We’re on our way to AERO in Friedrichshafen right now! We’ve really been looking forward to this, because it’s been ages since my brother and I have spent that much time together. And we also look very much forward to meet as many of you folks there as possible! If you’re planning to go, be sure to stop by and say hello to us at our table at the artist section (AEROkunst) in Foyer Ost!
As I’m writing this, I notice while looking at all my own sticky notes in front of me that I am a bit behind with my preparations … there’s just so much stuff to pack and prepare! So, hope to see you there!
Chuckwit, needs “how-to-breathe” instructions tatoo’d on his FACE
Fond memories of meeting in F’Hafen the previous time – can’t make it this year, real pity.
A lesson I learned from being a computer tech — if you want to know someone’s computer passwords, just check the sticky notes around their desks. I used that method several times to show teachers how easy it would be for their students to get into the teachers’ grade books, e-mail, etc.
The only note like that in planes that I worked on was in a C172. It just said “TGIF”, it took me a moment to figure out what it meant. I did when I realized it was over the parking brake handle.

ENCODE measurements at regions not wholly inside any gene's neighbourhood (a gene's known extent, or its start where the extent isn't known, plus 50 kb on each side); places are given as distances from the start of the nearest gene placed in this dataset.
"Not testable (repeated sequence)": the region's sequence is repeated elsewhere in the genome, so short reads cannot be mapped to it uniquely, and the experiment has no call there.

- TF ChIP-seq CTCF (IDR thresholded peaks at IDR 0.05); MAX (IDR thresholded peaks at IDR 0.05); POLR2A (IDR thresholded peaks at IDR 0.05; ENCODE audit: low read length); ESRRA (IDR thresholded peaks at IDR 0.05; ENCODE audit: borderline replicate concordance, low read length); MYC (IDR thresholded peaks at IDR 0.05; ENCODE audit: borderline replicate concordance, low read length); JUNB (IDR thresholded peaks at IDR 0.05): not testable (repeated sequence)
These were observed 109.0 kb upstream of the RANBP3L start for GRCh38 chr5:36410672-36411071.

Captain Dunsel, that sounds like the time Richard Feynman broke into the vault with the nuclear secrets because the secretary who knew the combination was out. Rather embarrassing for the security minded.
I had “GEAR? FLAPS?” on a piece of masking tape on the computer monitor I used to play Flight Simulator as a kid. I don’t recall ever belly-landing, but I did have plenty of cross-country flights that went far slower than they should have. I also had a piece of masking tape next to the function keys on my laptop as a cheat sheet for hotkeys on a graphing calculator program I used a lot – had that on there until I recently replaced the computer’s top deck piece.
I had one teacher (who ran a computer class) who got angry when I told her not to put her password on a sticky note. I gave up and set up a BIOS password on her machine to be the model number of the monitor. In plain sight, but never noticed.
PS — Yes, Feynman was a very observant fellow! 🙂